Breech loader rifles to gun people are like classic cars to car people. A well-kept Sharps rifle has the elegance and charm of a ’68 Mustang convertible. What these machines of bygone eras lack in modern features they make up for in style.
The .50-90 Sharps rifle was made famous by frontiersman Billy Dixon for killing an Indian from 1,500 yards away, so it is by no means an inaccurate rifle. The Martini-Henry of Zulu War fame is capable of ringing steel at 600 yards despite its age. It is said that the Boer youths of South were not considered to be proficient with their rifles until they could hit a chicken egg at a hundred yards with open sights.
The problem with taking these beautiful pieces of history to the range, however, lies in their bad follow through. A shooter with a single-shot breech loaded rifle must un-shoulder his weapon after every shot to load a new round, which makes shooting both slow and cumbersome. By contrast, a bolt-action rifle user with a five round magazine can simply keep his cheek welded to the stock for good follow up as he cycles the bolt after every shot.
Using a Kopfjäger tripod and shooting rest to mount your vintage rifle would increases both accuracy and loading speed. The concept is simple: by providing a stable platform for loading and shooting, a rifle can stay steady on target even as the shooter reloads.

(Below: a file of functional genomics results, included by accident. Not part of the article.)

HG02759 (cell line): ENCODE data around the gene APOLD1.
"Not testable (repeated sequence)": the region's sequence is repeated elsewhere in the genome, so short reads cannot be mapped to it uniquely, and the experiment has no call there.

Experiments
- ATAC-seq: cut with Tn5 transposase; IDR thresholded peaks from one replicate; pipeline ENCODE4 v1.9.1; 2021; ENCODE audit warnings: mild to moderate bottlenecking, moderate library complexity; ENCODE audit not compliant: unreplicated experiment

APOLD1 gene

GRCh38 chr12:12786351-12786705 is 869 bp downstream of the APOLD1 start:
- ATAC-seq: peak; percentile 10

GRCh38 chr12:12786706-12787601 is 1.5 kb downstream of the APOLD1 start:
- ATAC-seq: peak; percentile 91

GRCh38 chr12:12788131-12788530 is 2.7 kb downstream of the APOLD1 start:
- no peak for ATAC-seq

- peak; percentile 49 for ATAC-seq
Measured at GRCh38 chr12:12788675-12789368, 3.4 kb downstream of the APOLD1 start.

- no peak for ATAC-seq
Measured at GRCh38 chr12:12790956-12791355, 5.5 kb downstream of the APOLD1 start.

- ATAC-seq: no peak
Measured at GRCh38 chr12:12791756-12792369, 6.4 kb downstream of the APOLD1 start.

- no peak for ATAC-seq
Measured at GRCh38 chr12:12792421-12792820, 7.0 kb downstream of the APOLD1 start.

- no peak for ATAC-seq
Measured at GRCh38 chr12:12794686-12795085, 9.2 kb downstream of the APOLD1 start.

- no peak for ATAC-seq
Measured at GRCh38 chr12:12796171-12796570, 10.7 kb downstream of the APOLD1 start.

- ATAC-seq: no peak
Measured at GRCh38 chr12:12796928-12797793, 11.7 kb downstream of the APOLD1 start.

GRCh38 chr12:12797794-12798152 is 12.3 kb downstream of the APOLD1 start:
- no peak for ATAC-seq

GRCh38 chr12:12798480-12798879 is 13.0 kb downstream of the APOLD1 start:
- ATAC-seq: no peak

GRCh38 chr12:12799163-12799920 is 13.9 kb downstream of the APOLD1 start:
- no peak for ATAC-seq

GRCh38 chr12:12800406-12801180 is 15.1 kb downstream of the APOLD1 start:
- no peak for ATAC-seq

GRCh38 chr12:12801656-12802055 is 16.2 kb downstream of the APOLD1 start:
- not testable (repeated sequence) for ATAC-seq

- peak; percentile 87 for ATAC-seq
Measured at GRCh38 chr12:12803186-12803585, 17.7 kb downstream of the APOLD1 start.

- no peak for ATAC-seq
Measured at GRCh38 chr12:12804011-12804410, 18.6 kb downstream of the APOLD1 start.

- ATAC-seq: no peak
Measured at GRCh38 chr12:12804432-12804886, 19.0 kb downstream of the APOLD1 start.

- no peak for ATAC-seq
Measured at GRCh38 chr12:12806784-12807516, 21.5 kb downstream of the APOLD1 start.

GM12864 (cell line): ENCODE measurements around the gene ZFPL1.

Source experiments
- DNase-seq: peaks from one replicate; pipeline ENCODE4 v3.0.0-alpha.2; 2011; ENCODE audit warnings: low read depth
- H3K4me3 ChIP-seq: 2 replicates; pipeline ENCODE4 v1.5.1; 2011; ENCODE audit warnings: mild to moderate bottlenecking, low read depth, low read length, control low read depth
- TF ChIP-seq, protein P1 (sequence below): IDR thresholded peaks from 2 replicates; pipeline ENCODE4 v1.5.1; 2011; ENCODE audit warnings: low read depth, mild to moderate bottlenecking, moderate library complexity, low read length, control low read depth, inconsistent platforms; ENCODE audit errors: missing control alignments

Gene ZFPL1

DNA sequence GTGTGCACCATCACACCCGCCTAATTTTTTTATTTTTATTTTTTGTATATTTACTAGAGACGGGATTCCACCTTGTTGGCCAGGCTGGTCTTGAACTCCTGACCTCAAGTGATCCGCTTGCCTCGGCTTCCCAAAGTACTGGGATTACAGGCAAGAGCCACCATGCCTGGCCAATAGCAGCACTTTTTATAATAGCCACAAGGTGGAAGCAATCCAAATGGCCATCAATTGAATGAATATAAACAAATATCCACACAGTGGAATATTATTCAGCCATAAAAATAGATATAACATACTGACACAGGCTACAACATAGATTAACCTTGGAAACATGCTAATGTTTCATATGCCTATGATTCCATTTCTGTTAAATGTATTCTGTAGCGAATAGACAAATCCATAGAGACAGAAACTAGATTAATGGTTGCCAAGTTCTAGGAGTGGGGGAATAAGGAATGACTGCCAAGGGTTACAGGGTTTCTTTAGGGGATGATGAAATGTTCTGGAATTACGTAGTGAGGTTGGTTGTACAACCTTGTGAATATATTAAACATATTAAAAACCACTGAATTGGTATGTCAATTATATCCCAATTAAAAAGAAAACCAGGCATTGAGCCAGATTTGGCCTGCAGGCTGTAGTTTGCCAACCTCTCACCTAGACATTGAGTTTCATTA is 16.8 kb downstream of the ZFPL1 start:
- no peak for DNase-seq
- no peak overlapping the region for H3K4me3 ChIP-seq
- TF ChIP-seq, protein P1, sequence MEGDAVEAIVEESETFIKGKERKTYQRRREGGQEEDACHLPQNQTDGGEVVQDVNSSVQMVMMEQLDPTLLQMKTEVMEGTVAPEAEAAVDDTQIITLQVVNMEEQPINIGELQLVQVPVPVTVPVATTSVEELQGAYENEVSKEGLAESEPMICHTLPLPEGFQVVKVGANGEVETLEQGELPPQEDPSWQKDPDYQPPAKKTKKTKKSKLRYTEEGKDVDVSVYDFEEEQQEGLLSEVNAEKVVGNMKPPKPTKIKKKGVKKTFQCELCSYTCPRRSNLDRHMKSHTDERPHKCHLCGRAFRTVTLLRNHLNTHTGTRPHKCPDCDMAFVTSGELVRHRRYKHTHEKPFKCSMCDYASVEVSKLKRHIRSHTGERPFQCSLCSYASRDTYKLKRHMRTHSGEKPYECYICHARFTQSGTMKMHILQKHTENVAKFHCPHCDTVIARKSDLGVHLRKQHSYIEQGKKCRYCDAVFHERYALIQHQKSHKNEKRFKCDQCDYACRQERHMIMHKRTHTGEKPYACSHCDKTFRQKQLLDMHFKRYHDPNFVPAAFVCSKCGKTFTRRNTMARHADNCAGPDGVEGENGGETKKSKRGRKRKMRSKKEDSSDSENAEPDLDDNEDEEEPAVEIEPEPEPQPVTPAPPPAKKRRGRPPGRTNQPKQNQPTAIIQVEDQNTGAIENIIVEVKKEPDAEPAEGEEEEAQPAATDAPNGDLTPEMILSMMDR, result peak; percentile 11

The Kopfjäger can even be used to fire a rifle single handedly. A shooter may hold his ammunition in one hand while manipulating the trigger with the other, ready to load after every shot without having to reach for his ammo pouch. Even shooting on a bench is made easier with a Kopfjäger tripod. With two legs extended to the ground, the third leg can rest on the bench and be used as a foregrip if the shooter so chooses.
What do you think? How would you like to blend new tripods with old guns for a unique shooting experience? Tell us your thoughts in the comments below.